Guest Post by James Kline (first posted on CERM ® RISK INSIGHTS – reposted here with permission)
On March 28, 1979, there was a cascading failure in reactor number 2 at Three Mile Island.
This failure allowed large amounts of nuclear reactor coolant to escape. The accident coalesced the anti-nuclear movement and ultimately caused the decline in nuclear plant construction in the United States.
Three Mile Island
As described by Wikipedia, the accident “began with failures in the non-nuclear secondary system, followed by a stuck-open pilot-operated relief valve in the primary system”.
Analysis also showed that the valves of two backup pumps were left closed by maintenance. A warning light, which would have alerted the operator of the closed valves, was obscured by a maintenance tag.
While the problem was partly blamed on human error and a lack of training, it was also a result of the complexity of the control panel. There were over 750 lights, each with a letter code, some of which had the related flip switches nearby, while others are far away.
Because of the incident at Three Mile Island, the control panels have been modified with color codes.
The purpose of the color coding is to help operators, in a moment of extreme stress, flip the correct switches. This mistake-proofing is the idea behind Poka-yoke. Color coding is a common Poka-yoke practice.
Poka-yoke is the Japanese term for mistake proofing. It is a fundamental quality tool. Poka-yoke actions are designed to: eliminate the opportunity for error; detect the potential for error and prevent the error. This is fundamentally the same objective as the Risk Analyst.
It is a fundamental quality tool. Poka-yoke actions are designed to: eliminate the opportunity for error; detect the potential for error and prevent the error. This is fundamentally the same objective as the Risk Analyst.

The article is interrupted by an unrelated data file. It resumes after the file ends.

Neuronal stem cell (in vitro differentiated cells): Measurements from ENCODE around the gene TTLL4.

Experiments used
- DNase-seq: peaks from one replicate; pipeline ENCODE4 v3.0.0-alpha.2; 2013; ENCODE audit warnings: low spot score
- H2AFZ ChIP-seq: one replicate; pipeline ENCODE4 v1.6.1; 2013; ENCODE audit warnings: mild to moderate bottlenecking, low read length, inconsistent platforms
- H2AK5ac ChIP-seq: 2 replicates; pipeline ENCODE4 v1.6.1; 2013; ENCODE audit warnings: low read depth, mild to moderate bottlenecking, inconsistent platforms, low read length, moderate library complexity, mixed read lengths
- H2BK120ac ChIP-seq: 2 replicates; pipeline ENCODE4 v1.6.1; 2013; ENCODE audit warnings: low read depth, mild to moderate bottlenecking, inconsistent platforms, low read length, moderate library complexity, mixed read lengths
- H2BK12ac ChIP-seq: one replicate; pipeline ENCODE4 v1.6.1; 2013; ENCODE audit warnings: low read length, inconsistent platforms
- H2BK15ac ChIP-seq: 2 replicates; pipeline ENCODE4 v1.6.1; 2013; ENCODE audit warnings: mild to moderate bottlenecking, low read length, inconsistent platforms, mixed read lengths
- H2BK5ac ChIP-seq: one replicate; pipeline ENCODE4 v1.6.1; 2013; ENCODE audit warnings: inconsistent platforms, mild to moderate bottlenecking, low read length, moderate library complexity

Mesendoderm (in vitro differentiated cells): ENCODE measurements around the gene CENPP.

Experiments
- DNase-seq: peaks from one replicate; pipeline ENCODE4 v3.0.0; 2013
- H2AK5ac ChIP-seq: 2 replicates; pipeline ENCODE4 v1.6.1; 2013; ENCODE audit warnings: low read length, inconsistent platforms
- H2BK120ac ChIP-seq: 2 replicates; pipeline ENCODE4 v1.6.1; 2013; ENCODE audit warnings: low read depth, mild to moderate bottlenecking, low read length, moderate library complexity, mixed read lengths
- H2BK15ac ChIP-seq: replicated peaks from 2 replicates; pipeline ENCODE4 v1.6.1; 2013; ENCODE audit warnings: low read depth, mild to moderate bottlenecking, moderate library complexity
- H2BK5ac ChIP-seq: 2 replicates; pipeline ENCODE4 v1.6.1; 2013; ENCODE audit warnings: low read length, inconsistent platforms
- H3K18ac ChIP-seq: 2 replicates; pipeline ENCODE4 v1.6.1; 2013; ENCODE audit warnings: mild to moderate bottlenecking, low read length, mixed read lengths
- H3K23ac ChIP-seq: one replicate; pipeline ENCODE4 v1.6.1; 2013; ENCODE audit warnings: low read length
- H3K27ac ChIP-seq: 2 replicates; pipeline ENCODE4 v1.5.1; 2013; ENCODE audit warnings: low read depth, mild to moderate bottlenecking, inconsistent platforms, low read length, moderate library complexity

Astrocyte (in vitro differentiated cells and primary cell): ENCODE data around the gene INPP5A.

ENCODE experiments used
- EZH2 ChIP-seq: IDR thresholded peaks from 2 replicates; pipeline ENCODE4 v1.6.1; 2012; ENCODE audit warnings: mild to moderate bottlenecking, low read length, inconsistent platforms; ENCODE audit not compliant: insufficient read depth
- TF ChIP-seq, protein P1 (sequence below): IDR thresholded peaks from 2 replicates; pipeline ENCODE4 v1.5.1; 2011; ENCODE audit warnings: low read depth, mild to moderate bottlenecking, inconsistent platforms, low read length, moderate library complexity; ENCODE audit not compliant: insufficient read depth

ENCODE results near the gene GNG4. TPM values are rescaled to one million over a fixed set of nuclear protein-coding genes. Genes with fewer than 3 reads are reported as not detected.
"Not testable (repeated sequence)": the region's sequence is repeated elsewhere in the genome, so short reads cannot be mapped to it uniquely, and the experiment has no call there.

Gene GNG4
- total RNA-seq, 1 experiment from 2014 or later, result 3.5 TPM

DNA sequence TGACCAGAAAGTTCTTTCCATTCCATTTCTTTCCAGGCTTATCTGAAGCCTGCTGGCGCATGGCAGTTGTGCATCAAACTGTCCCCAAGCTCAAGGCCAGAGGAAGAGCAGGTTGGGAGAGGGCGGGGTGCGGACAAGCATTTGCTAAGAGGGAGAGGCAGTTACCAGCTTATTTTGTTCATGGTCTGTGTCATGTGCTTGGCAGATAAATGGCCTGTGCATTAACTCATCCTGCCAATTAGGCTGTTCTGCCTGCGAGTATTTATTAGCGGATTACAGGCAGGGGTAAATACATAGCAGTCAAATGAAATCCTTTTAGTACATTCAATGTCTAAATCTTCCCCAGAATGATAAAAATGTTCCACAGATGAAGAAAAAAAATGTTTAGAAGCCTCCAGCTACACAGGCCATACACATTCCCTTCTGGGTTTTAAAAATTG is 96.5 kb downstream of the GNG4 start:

This is fundamentally the same objective as the Risk Analyst.
The common objective means that the Poka-yoke framework, while quality oriented, can be useful to the Risk Analyst. Under Poka-yoke mistakes are classified into four categories. These are listed below.
Poka-yoke mistakes are classified into four categories. These are listed below.
1. Information Errors
- Information is ambiguous.
- Information is incorrect.
- Information is misread, misinterpreted or mismeasured.
- Information is omitted.
- There’s inadequate warning.
- Parts are misaligned.
- A part is misadjusted.
- A machine or process is mistimed.
3. Omission or commission
- Material or part is added.
- Prohibited and/or harmful action is performed.
- Operation is omitted.
- Parts are omitted, so there’s a counting error.
4. Selection errors
- A wrong part is used.
- There’s a wrong operation.
- There’s a wrong orientation.
As with all methods or schemas, application needs to be adjusted to the specific situation or circumstance. However, this schema does provide a useful framework for analyzing both quality and risk.
Poka-yoke is one example of the overlap between Risk and Quality Analysis.
James Kline Ph.D. is an ASQ certified Six Sigma Green Belt and Manager of Quality/Organizational Excellence. He has over ten years supervisory and managerial experience. He has consulted on economic, quality and workforce development issues for the City of Corvallis, Benton County Oregon, the State of Oregon and the League of Oregon Cities. He has also published numerous articles related to quality in government.
Reliability Management and Risk (article)
Reliability Risk Reduction Tools (article)